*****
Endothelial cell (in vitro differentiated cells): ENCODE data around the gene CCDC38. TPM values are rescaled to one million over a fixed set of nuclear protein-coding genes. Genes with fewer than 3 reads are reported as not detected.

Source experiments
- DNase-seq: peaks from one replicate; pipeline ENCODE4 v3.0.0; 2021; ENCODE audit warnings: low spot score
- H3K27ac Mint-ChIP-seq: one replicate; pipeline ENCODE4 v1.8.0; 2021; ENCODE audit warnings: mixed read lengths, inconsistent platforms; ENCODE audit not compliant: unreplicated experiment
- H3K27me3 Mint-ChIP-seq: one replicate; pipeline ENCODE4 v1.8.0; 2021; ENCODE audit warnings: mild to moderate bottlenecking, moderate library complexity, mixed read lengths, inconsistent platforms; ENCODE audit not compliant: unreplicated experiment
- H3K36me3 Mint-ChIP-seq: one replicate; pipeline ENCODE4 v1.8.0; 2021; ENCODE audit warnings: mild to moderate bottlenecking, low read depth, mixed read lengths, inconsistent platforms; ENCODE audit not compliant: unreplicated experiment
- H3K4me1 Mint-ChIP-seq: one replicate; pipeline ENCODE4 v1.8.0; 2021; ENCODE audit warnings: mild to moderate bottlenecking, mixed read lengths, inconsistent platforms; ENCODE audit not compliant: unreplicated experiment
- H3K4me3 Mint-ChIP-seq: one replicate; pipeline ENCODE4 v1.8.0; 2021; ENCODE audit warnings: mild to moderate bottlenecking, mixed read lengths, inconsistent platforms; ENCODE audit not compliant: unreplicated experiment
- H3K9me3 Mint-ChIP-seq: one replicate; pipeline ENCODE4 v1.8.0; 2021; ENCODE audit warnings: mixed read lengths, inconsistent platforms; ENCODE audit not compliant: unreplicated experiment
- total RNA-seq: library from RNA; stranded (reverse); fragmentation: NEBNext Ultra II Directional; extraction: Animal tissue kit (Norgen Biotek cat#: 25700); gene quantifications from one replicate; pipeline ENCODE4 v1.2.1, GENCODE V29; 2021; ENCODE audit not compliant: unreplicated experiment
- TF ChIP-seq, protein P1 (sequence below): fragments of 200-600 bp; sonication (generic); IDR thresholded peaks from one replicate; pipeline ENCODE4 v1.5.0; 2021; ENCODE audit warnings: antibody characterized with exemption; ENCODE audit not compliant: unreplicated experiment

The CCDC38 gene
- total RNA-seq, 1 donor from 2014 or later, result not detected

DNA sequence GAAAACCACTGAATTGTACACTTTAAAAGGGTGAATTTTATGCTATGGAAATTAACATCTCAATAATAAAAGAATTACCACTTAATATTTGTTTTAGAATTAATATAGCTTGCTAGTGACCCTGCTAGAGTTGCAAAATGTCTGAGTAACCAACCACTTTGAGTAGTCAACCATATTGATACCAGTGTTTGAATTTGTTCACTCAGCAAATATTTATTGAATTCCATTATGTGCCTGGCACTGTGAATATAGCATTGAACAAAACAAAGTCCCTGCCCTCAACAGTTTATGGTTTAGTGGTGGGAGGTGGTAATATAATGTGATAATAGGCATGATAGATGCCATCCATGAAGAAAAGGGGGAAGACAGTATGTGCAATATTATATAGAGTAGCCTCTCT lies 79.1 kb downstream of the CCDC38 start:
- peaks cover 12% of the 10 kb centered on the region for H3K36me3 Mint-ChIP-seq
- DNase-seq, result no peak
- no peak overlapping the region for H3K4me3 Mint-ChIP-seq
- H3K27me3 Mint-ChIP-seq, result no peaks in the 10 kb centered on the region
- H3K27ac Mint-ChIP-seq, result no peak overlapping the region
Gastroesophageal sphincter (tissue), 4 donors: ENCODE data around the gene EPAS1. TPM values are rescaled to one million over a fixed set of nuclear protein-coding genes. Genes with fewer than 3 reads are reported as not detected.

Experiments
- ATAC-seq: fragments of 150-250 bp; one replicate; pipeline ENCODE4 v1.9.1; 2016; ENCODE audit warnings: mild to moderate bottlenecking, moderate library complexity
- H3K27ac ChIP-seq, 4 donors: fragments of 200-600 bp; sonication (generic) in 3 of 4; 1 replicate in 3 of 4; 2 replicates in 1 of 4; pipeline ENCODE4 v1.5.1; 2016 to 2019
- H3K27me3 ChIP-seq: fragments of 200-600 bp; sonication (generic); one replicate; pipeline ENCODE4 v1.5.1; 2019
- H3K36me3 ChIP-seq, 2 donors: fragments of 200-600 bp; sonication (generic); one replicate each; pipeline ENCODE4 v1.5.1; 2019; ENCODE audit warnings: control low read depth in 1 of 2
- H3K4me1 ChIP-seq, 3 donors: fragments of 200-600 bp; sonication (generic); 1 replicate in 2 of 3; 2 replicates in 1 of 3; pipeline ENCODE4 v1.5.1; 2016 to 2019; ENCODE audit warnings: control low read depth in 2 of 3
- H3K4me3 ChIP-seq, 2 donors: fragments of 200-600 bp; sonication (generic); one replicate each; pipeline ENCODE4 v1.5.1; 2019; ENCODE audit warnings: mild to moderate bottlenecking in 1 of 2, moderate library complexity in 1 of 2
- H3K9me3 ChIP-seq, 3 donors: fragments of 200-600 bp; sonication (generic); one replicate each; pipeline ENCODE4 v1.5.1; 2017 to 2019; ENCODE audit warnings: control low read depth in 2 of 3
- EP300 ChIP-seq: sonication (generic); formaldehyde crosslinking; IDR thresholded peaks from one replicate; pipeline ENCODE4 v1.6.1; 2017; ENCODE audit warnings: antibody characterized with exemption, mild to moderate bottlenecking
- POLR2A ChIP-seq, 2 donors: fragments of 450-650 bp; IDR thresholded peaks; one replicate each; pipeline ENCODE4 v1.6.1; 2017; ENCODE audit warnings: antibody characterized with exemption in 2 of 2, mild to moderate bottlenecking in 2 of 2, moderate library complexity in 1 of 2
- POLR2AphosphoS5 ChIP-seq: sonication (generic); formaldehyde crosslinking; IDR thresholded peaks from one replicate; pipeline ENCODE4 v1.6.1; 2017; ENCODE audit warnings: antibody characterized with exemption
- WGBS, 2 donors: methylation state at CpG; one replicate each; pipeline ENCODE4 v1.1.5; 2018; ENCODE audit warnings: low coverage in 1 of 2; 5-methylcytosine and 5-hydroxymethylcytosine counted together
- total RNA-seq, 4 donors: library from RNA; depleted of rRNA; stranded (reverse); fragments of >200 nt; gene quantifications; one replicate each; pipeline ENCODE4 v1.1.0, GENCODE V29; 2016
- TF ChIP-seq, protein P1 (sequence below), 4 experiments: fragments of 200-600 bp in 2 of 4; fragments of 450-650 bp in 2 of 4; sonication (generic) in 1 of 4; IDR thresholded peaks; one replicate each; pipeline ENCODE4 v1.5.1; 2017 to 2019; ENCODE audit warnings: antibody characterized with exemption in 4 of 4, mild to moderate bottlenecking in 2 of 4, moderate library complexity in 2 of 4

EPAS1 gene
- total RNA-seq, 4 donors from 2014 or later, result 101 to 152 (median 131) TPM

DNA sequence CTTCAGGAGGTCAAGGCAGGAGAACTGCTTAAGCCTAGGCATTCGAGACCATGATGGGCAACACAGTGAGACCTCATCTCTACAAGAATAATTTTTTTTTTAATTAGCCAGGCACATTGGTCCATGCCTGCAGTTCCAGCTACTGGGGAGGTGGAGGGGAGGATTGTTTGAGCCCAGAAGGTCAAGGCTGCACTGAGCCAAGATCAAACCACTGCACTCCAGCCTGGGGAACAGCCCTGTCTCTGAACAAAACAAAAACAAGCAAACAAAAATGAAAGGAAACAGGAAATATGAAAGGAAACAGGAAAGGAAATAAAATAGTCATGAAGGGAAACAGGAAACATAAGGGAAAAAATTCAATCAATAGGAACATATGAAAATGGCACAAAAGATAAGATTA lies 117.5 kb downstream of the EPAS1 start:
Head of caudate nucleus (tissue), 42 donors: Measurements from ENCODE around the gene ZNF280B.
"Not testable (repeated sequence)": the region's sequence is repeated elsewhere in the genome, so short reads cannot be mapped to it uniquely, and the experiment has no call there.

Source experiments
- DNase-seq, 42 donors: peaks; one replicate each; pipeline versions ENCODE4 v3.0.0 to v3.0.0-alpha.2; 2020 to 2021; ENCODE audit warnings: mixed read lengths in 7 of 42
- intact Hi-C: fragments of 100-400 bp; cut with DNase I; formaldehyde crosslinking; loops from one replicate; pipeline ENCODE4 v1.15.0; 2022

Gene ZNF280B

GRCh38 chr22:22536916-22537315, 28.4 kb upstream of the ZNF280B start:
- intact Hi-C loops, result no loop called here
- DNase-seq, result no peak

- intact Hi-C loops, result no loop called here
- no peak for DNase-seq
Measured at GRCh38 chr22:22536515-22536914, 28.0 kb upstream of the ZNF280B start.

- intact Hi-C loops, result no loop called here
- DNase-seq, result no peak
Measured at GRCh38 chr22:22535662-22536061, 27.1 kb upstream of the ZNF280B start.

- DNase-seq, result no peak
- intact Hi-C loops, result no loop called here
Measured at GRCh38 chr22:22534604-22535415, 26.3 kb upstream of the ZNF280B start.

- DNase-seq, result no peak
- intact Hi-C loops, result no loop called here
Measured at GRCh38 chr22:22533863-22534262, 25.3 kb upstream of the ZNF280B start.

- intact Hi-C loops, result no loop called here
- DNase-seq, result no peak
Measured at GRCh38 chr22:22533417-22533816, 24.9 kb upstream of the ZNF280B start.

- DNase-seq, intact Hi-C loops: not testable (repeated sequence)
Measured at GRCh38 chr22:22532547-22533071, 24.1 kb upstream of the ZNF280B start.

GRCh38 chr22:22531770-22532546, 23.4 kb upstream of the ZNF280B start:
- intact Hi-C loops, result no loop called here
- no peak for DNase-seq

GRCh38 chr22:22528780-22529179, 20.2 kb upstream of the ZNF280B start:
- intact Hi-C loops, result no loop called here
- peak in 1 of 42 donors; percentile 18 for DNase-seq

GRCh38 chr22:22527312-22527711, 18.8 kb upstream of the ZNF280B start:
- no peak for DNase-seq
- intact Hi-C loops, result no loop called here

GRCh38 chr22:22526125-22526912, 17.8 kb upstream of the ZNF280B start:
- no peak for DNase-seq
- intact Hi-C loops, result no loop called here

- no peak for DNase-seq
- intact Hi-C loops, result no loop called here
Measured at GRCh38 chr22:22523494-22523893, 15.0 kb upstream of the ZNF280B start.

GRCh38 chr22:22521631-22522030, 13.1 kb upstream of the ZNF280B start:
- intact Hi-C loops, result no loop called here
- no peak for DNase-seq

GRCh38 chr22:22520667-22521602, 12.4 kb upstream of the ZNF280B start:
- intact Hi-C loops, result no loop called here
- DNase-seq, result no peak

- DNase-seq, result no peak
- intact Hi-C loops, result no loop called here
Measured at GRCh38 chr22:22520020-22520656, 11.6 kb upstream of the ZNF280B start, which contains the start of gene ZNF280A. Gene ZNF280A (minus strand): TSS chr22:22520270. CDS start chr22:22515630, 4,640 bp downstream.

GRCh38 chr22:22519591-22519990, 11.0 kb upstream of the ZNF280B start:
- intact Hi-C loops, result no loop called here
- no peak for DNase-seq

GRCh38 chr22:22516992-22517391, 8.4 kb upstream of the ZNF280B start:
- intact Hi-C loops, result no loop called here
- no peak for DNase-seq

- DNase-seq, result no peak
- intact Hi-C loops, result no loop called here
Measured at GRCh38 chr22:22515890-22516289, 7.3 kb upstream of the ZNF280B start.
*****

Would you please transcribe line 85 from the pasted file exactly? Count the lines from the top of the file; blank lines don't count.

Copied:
- DNase-seq, result no peak